“I had a lot of fun getting into courtrooms, arguing objections,” she said. “I enjoyed being on my feet. I liked engaging with the judge and jury and making compelling arguments. So, by the time I got to law school, I was pretty sure I wanted to go into litigation. It has a performative aspect to it.”

She graduated summa cum laude from Albany Law School in 2017 and joined Bond, Schoeneck & King in Albany as an associate the same year. 

So that catches us up to the present, right? Not quite. There always seems to be another bend in the road for Mara.

After supporting Javid as he completed training in 2017 to become a Judge Advocate General (JAG) officer in the Army Reserves, Mara started attending events with his local unit and saw the need for more attorneys to serve, particularly women. So she decided to test her mettle again, this time by picking up an M4 and a stack of military law books.

“The theme you’ll find,” Mara explained, “is that Javid and I enjoy challenging each other and ourselves. We’re always looking for what’s next. We love spending time together and pushing the barriers of what we can do and have done. Some people like to travel or garden when their kids get older. We thought it would be fun to join the military and become JAG officers.”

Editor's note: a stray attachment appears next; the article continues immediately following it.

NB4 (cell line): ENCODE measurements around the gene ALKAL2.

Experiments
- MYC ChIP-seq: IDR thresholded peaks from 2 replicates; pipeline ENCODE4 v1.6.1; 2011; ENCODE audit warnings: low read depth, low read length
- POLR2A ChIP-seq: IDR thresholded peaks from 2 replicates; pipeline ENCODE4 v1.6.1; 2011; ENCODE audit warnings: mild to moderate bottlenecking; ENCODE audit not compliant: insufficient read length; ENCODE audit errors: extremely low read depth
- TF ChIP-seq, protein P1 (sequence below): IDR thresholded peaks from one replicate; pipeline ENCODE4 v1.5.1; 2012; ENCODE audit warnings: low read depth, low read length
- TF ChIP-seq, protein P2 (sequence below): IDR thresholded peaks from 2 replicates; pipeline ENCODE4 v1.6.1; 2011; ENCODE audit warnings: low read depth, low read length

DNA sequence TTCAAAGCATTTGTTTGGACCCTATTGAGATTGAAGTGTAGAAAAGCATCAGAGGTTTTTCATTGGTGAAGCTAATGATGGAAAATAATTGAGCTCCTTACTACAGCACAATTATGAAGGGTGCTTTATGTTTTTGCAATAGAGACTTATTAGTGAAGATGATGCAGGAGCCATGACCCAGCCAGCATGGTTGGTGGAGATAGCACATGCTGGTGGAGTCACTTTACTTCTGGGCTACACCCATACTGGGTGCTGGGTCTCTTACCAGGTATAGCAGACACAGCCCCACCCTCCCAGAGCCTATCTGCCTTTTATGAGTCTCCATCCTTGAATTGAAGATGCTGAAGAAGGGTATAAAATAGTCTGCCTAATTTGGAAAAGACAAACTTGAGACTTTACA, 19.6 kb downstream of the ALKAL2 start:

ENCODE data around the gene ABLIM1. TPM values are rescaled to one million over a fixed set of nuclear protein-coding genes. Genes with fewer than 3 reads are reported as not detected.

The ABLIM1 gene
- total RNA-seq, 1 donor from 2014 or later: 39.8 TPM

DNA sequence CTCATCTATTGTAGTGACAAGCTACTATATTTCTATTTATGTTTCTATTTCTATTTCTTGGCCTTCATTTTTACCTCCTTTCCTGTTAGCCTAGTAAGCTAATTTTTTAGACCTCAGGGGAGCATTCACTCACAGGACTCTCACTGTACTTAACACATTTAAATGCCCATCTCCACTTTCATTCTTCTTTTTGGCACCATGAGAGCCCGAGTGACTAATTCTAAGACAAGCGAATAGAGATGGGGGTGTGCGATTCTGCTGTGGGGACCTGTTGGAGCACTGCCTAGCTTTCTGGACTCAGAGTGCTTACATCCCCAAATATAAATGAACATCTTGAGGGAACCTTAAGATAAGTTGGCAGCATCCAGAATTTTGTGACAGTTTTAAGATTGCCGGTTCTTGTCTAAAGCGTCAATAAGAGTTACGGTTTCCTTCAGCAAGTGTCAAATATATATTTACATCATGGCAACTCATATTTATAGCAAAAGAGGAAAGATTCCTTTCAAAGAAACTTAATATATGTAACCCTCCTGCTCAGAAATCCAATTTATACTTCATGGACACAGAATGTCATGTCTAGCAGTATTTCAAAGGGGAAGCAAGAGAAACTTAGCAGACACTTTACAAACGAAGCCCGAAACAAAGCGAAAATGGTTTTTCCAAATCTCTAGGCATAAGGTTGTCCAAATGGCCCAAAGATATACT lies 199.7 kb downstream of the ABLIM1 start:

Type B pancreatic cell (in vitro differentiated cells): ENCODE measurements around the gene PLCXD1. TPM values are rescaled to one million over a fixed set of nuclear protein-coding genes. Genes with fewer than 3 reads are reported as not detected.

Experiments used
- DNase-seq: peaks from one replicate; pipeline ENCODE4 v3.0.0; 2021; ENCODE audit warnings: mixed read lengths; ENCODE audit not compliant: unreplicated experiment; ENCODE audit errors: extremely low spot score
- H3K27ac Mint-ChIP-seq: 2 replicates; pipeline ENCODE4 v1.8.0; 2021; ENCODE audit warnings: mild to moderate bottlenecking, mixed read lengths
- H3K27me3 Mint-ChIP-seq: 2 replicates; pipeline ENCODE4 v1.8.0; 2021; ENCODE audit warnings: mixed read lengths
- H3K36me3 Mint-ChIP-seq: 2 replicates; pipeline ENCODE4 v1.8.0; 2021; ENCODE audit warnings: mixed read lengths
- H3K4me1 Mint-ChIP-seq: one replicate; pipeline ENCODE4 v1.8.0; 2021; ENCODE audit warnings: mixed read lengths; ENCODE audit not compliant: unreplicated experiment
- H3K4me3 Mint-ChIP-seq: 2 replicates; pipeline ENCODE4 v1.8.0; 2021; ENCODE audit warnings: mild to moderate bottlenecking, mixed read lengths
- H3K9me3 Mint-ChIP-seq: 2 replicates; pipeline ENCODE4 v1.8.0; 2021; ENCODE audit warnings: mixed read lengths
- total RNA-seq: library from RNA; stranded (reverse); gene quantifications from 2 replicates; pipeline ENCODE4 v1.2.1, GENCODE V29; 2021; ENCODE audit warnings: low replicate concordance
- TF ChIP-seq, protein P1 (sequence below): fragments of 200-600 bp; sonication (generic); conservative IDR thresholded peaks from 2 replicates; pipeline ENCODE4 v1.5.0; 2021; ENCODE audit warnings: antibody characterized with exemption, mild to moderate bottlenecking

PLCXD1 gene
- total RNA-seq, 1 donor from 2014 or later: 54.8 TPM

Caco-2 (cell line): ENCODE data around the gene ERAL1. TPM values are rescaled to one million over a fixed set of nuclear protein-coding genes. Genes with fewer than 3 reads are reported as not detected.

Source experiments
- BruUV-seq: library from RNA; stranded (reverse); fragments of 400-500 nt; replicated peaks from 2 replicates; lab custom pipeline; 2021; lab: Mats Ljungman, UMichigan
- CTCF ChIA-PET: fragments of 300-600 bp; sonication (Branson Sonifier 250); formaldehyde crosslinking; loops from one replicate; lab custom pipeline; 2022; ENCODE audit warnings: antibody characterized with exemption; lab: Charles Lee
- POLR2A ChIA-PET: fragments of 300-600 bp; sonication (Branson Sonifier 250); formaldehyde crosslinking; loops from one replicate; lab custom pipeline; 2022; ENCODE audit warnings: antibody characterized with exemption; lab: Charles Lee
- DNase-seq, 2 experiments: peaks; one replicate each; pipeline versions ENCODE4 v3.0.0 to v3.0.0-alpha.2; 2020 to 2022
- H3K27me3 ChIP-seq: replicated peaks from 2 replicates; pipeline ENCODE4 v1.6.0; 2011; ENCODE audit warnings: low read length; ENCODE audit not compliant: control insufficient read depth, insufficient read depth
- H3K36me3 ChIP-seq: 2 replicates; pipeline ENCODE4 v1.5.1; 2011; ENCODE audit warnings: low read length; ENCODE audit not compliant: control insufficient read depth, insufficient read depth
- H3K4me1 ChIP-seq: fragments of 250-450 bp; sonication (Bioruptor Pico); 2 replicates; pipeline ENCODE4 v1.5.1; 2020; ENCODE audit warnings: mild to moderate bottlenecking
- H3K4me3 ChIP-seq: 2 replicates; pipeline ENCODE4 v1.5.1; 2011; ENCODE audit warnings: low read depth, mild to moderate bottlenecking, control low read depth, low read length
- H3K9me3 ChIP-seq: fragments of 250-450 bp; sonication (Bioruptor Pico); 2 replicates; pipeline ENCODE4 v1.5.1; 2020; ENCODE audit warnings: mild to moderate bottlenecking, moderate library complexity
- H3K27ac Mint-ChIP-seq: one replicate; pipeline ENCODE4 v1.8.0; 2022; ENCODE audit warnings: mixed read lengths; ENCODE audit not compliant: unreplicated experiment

Between January and May 2020, she underwent six weeks of basic training for commissioned officers at Fort Benning in Georgia, followed by 11 weeks of Army JAG school in Charlottesville, Virginia.

Now an Army captain, Mara spends one weekend a month and two weeks a year providing legal services to soldiers. So far, the work has entailed helping troops getting ready to deploy to draft wills, powers of attorney and other legal documents. Her unit is also regularly called upon to support active duty troops stationed at Fort Drum or cadets at West Point in disciplinary hearings. 

Since joining the JAG Corps, Mara was selected to become a master resilience trainer (MRT) for her unit. She completed a 10-day course in the fall of 2020, which was developed by the Army in conjunction with the University of Pennsylvania’s Positive Psychology Center. As an MRT, she teaches officers how to help troops resist falling into patterns of depression or anxiety that can be brought on by the challenges of military life.

When she’s not engaged as a litigator at Bond or a JAG officer in the Army, Mara enjoys being at home, spending time with Javid, their children (now ages 15 to 22) and her mother and younger brother, who all live together in an old farmhouse.  

Most of the Afzali clan (there’s at least one holdout in the family, but Mara isn’t naming names) enjoy taking CrossFit classes together. Meanwhile, Mara still teaches aerial silks … and did we mention she’s also a volunteer firefighter? 

“That’s a smaller commitment,” she says. “We live in a small, rural town, and there are not a lot of incidents. But if I’m available, I do go out on calls.”